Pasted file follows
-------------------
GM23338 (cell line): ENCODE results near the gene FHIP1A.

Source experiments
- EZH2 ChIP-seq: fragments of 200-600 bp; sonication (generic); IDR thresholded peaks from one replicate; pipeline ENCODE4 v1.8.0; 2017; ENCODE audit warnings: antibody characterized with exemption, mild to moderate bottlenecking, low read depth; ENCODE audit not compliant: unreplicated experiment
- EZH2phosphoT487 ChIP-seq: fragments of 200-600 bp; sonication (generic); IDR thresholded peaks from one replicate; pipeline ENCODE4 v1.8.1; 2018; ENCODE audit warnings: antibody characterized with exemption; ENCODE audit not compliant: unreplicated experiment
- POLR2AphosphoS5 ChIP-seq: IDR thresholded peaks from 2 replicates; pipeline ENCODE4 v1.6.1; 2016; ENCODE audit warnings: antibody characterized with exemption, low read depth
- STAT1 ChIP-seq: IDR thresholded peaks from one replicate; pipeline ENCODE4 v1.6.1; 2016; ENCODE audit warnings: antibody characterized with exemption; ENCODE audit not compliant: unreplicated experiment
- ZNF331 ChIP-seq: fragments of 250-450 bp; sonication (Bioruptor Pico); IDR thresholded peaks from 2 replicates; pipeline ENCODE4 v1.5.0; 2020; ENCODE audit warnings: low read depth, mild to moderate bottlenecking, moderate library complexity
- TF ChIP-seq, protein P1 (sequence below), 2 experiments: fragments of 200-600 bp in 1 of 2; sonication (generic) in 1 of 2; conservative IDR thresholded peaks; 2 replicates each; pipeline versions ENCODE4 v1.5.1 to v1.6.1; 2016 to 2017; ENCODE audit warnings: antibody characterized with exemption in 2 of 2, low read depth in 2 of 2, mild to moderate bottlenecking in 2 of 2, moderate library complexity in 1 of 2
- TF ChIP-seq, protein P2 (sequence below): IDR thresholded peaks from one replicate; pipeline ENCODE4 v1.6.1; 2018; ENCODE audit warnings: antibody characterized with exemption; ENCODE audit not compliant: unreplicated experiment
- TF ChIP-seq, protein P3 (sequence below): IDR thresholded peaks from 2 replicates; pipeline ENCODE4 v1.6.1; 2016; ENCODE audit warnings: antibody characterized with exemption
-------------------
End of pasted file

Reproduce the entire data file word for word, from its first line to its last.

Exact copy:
GM23338 (cell line): ENCODE results near the gene FHIP1A.

Source experiments
- EZH2 ChIP-seq: fragments of 200-600 bp; sonication (generic); IDR thresholded peaks from one replicate; pipeline ENCODE4 v1.8.0; 2017; ENCODE audit warnings: antibody characterized with exemption, mild to moderate bottlenecking, low read depth; ENCODE audit not compliant: unreplicated experiment
- EZH2phosphoT487 ChIP-seq: fragments of 200-600 bp; sonication (generic); IDR thresholded peaks from one replicate; pipeline ENCODE4 v1.8.1; 2018; ENCODE audit warnings: antibody characterized with exemption; ENCODE audit not compliant: unreplicated experiment
- POLR2AphosphoS5 ChIP-seq: IDR thresholded peaks from 2 replicates; pipeline ENCODE4 v1.6.1; 2016; ENCODE audit warnings: antibody characterized with exemption, low read depth
- STAT1 ChIP-seq: IDR thresholded peaks from one replicate; pipeline ENCODE4 v1.6.1; 2016; ENCODE audit warnings: antibody characterized with exemption; ENCODE audit not compliant: unreplicated experiment
- ZNF331 ChIP-seq: fragments of 250-450 bp; sonication (Bioruptor Pico); IDR thresholded peaks from 2 replicates; pipeline ENCODE4 v1.5.0; 2020; ENCODE audit warnings: low read depth, mild to moderate bottlenecking, moderate library complexity
- TF ChIP-seq, protein P1 (sequence below), 2 experiments: fragments of 200-600 bp in 1 of 2; sonication (generic) in 1 of 2; conservative IDR thresholded peaks; 2 replicates each; pipeline versions ENCODE4 v1.5.1 to v1.6.1; 2016 to 2017; ENCODE audit warnings: antibody characterized with exemption in 2 of 2, low read depth in 2 of 2, mild to moderate bottlenecking in 2 of 2, moderate library complexity in 1 of 2
- TF ChIP-seq, protein P2 (sequence below): IDR thresholded peaks from one replicate; pipeline ENCODE4 v1.6.1; 2018; ENCODE audit warnings: antibody characterized with exemption; ENCODE audit not compliant: unreplicated experiment
- TF ChIP-seq, protein P3 (sequence below): IDR thresholded peaks from 2 replicates; pipeline ENCODE4 v1.6.1; 2016; ENCODE audit warnings: antibody characterized with exemption